Release DetailsLABEL Trip Machine Laboratories
RELEASED ON 7/24/2007
Robots And Empire
posted on 1/2008 By:
God, what a difference a slight shift in a singer’s vocal delivery makes. True, for most, that’s not going to mean much. We’ve become so used to burps n’ gurgles, screeches, and spoken speeches fading into the background, haven’t we? We’ve trained ourselves to give a lot of vocal performances a pass simply because the music was too good to ignore. So, when one cites “a slight shift in a singer’s vocal delivery” as the sole reason to check this out, it’d be understandable if you didn’t take the bait. But then, rarely have we ran into an album like the aptly titled Omnivore (we’ll get to that), an album where that slight shift makes all the difference in the world.
Robots and Empire kicks things off like they’re another band firmly stuck in the mold of the later Floor/Torche followers; bands that are unquestionably heavy and have a bit of pop brewing below the surface. The guitars create this distorted wall of window rattling power, but they’re not above infusing these songs with proper hum-able hooks. There’s just a touch of modern space rock in there as well, a bit of Failure by way of hardcore guitars that add a nice clashing texture that complements more than it contradicts. Still though, the first two tracks on Omnivore are all about the bottom end, destroying subs with powerful grooves. Decent, but damn, do those gruff shouts leave me cold.
And then, it happens. Okay, some clean vocals do appear on the bridge to “Monouth”, but you don’t make much of ‘em. Maybe, you think, like those spacey strums, it’s there to briefly offset the density. But, when “Skywelder” gets going, there’s no mistaking the band’s new direction, this style about-face that suddenly takes place. And, what’s amazing about the deviation is that the music hasn’t really changed much; it's all about how the singer (read: no longer the shouter) sounds now. On track three, Robots and Empire answers one of my favorite what-ifs: What if a Jonah Jenkins’s project merged with post-Jupiter Cave In, or, in this case, their offshoot Zozobra? It’s all there, the rippin’ riffs of the rockin’ (and sadly departed) Miltown, the Scofield-esque bass tone, Jenkins swagger with a sugary quaver thrown in, and both artists' attention to pop craft. Omnivore still roars, sure, but the hooks make it soar into near-sublime rock-radio catchiness. “Skywelder” shoots to net two types of fans: those that swoon when it comes to the chunky cuts of the rock-meets-core set and those that secretly love a good hook, something that stays with you like soup in a mustache and carries you through the dullness of your daily routine.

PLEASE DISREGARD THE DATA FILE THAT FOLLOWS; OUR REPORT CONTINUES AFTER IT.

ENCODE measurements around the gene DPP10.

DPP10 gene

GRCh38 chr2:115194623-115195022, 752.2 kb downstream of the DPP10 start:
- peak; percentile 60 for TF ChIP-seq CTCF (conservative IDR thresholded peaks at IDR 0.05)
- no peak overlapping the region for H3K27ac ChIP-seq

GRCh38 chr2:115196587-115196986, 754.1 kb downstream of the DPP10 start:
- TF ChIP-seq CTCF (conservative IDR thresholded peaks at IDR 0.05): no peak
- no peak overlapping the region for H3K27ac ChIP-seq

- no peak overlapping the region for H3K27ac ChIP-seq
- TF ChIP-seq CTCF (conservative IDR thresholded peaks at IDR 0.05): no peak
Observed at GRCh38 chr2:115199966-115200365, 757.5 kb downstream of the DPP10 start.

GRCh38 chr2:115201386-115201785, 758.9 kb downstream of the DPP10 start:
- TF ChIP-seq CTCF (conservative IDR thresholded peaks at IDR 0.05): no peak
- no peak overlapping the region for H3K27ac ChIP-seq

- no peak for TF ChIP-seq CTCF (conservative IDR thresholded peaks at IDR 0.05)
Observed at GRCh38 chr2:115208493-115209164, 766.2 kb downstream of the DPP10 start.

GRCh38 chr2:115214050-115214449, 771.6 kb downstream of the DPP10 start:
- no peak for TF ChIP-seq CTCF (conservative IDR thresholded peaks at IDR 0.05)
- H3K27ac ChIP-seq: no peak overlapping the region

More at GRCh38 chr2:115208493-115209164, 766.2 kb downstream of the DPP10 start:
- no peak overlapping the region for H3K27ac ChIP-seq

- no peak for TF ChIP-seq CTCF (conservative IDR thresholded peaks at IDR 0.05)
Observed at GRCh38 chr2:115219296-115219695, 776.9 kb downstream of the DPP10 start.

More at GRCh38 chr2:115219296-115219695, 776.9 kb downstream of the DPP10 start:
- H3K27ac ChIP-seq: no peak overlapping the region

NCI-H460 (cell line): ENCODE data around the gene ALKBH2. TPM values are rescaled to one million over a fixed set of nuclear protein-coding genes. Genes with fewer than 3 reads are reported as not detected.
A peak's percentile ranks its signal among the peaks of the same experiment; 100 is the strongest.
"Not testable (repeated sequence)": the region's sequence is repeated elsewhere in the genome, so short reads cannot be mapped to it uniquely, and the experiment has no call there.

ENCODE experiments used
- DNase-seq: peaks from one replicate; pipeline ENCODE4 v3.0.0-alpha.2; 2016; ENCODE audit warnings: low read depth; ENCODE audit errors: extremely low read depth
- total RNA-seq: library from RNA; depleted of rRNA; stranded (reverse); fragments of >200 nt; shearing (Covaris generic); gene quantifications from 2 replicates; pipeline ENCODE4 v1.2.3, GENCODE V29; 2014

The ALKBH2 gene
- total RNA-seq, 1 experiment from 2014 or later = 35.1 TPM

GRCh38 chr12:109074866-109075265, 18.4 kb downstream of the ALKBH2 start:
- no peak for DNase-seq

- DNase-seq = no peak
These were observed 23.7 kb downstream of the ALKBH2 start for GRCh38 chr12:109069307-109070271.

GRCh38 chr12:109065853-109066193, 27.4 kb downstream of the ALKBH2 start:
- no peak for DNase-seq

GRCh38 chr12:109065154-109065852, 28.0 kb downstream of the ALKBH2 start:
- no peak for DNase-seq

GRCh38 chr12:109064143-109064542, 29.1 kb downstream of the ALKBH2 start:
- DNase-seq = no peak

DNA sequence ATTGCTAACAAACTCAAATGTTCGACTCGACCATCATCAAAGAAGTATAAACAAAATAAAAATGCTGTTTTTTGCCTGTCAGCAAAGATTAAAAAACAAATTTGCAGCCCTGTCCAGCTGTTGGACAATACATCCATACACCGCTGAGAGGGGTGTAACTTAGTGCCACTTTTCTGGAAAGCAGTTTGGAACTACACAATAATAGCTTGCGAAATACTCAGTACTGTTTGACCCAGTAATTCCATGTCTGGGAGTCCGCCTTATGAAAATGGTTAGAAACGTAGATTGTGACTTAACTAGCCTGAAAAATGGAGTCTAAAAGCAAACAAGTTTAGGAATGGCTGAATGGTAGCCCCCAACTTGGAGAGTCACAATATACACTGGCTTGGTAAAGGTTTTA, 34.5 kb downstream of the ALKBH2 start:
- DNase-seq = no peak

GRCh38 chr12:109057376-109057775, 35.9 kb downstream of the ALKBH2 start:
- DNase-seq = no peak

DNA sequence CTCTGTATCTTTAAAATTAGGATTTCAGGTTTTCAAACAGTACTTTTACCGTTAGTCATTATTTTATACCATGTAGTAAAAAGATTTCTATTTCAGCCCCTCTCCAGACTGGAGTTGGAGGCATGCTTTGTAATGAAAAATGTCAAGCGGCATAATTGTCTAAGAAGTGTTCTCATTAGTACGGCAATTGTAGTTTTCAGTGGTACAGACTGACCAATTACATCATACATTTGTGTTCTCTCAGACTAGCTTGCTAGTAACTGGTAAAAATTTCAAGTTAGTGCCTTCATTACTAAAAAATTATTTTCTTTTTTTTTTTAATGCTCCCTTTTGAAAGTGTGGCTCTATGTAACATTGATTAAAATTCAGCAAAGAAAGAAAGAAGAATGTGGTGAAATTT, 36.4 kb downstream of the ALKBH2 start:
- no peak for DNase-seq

It’s then that the title becomes clear. Omnivore, one who eats meat (gigantic core flavored riffs) and veggies (pop hooks); one who takes in everything. There’s no doubting that Robots and Empire is interested in the overall heft of their songs and they’re all about throwing down some abrasive riffs that drop out of their amps like ten-thousand tons of, uh, heavy stuff, but they’re all about offering you some catchy and killer choruses too, ones that suck you in and get your head nodding. No, they’re not as good as those groups previously mentioned, since they miss more than they hit, but Omnivore is pleasing in the same way that the now-forgotten Injected was pleasing; they’re able to sate two basic needs: the need to get your eardrums blown out by something loud and the need to have something fun to sing along to in the car. It’s all about painting smiles and when an album succeeds at doing that, it’s really hard to find fault. It’s not for every metalhead, or, really, any metalhead, but a niche audience is really going to fall for this one. Fans of bands in the Cave In family and Jenkins’ more hook oriented work (later Only Living Witness, Miltown, etc.) would probably do well to track this down, an album that could sit comfortably between your copies of Harmonic Tremors, Miltown, and Burn it Black because it’s a solid combination of all three. And to think, after the opener “Pure Shit”, I almost wrote Robots and Empire off as exactly that. I can’t say it enough: God, what a difference a slight shift in a singer’s vocal delivery makes.
Register to post comments.